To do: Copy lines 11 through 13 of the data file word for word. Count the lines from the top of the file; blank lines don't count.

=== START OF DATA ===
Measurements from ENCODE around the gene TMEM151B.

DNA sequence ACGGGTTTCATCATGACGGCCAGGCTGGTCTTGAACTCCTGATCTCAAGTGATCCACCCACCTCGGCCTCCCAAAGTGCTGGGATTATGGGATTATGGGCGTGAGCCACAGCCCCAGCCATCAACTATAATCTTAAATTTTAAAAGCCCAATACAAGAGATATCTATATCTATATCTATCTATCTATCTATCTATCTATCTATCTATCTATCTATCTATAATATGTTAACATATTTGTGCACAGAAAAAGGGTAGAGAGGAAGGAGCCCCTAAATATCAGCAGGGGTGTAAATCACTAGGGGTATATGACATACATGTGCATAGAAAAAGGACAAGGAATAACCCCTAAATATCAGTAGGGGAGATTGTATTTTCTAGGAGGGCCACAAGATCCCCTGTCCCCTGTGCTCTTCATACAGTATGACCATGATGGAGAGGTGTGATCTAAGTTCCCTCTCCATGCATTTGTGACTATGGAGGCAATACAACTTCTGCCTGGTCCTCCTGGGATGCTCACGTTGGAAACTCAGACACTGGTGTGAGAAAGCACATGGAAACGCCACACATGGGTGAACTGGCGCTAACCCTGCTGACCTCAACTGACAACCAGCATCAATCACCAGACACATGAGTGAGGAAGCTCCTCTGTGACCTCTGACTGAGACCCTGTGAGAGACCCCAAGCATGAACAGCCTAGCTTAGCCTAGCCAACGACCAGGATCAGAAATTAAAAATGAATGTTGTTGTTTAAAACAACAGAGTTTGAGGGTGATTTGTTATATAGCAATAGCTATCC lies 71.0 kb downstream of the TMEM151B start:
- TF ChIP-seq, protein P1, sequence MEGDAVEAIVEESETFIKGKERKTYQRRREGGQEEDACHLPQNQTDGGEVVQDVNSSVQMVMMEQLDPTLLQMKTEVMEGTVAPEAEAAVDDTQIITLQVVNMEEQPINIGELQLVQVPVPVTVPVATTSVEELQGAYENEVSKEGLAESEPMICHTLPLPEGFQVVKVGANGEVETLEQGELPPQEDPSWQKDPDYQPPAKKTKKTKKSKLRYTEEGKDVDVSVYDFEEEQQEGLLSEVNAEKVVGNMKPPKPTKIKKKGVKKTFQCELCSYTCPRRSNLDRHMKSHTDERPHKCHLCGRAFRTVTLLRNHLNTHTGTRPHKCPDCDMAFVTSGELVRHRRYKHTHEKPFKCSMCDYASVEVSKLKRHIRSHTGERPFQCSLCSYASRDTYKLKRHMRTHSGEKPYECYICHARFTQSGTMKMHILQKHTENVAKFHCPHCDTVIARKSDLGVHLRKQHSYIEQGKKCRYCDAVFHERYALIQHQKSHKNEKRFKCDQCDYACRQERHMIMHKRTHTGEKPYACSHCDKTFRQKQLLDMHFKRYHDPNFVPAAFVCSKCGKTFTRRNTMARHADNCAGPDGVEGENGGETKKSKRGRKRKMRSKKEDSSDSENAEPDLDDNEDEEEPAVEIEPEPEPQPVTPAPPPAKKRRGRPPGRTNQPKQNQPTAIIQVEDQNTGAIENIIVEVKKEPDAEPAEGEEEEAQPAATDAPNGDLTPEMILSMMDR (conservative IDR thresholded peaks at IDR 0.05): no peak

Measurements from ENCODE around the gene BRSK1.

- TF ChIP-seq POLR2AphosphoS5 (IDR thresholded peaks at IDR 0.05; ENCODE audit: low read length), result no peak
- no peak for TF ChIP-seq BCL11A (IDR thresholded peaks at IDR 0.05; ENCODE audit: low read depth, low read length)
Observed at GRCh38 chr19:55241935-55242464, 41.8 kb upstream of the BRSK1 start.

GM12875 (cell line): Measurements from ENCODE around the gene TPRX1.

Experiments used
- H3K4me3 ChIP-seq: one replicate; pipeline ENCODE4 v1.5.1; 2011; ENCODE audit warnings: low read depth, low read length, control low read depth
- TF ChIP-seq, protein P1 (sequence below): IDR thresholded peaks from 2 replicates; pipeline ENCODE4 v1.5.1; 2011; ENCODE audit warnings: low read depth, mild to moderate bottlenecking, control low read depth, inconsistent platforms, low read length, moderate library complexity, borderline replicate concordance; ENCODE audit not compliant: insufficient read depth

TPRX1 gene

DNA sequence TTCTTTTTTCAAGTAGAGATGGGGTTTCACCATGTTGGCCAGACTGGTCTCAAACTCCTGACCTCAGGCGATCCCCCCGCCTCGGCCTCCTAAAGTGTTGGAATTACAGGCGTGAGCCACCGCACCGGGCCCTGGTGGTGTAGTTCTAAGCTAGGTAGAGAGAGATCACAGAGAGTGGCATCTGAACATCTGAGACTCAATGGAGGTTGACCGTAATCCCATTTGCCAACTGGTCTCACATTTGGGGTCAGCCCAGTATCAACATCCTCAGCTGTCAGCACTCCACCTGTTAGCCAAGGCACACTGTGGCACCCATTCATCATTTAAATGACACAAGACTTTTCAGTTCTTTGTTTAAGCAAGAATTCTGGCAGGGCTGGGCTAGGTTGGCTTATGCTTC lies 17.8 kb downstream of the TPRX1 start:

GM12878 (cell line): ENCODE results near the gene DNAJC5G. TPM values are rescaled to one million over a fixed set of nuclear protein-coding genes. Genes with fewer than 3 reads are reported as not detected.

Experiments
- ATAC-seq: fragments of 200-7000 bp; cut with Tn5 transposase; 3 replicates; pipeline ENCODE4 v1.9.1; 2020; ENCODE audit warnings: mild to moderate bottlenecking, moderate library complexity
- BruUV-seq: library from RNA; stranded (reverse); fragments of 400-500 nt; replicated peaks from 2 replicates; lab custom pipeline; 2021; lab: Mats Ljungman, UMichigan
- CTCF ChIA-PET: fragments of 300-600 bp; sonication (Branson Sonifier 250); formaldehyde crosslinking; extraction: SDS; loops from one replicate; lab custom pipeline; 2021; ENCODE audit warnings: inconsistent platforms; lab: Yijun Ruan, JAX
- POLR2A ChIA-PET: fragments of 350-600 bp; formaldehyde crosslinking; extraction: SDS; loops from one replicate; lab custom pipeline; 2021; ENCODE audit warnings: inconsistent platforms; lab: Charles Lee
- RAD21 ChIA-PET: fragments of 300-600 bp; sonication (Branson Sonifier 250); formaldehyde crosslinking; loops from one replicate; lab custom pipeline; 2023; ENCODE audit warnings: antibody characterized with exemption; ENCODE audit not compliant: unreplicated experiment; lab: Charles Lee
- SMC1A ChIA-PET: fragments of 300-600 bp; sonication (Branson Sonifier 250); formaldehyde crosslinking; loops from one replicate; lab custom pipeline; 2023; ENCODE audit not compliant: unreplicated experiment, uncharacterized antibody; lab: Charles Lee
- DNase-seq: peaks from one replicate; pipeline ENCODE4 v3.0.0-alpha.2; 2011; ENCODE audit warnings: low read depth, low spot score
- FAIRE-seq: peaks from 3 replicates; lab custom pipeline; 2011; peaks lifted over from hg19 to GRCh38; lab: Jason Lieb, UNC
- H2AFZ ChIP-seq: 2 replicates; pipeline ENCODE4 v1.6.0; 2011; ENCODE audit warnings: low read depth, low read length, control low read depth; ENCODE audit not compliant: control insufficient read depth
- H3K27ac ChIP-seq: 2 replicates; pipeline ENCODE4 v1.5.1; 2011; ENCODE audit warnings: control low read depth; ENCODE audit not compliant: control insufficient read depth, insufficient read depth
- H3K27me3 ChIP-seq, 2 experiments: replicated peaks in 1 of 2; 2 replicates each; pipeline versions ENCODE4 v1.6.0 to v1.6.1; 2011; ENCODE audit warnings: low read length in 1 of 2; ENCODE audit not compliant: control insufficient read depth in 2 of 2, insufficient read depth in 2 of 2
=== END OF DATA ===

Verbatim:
- TF ChIP-seq, protein P1 (sequence below): IDR thresholded peaks from 2 replicates; pipeline ENCODE4 v1.5.1; 2011; ENCODE audit warnings: low read depth, mild to moderate bottlenecking, control low read depth, inconsistent platforms, low read length, moderate library complexity, borderline replicate concordance; ENCODE audit not compliant: insufficient read depth

TPRX1 gene

DNA sequence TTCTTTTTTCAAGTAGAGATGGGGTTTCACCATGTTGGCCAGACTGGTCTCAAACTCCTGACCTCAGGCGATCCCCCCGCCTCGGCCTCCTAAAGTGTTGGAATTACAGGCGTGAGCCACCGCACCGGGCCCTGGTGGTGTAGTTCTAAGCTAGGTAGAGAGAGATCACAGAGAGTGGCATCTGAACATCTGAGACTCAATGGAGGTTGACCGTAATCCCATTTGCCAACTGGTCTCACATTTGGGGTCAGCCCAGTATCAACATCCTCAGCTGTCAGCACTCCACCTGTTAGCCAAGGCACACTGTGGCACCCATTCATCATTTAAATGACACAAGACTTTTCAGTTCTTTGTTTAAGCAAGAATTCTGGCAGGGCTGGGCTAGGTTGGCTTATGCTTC lies 17.8 kb downstream of the TPRX1 start: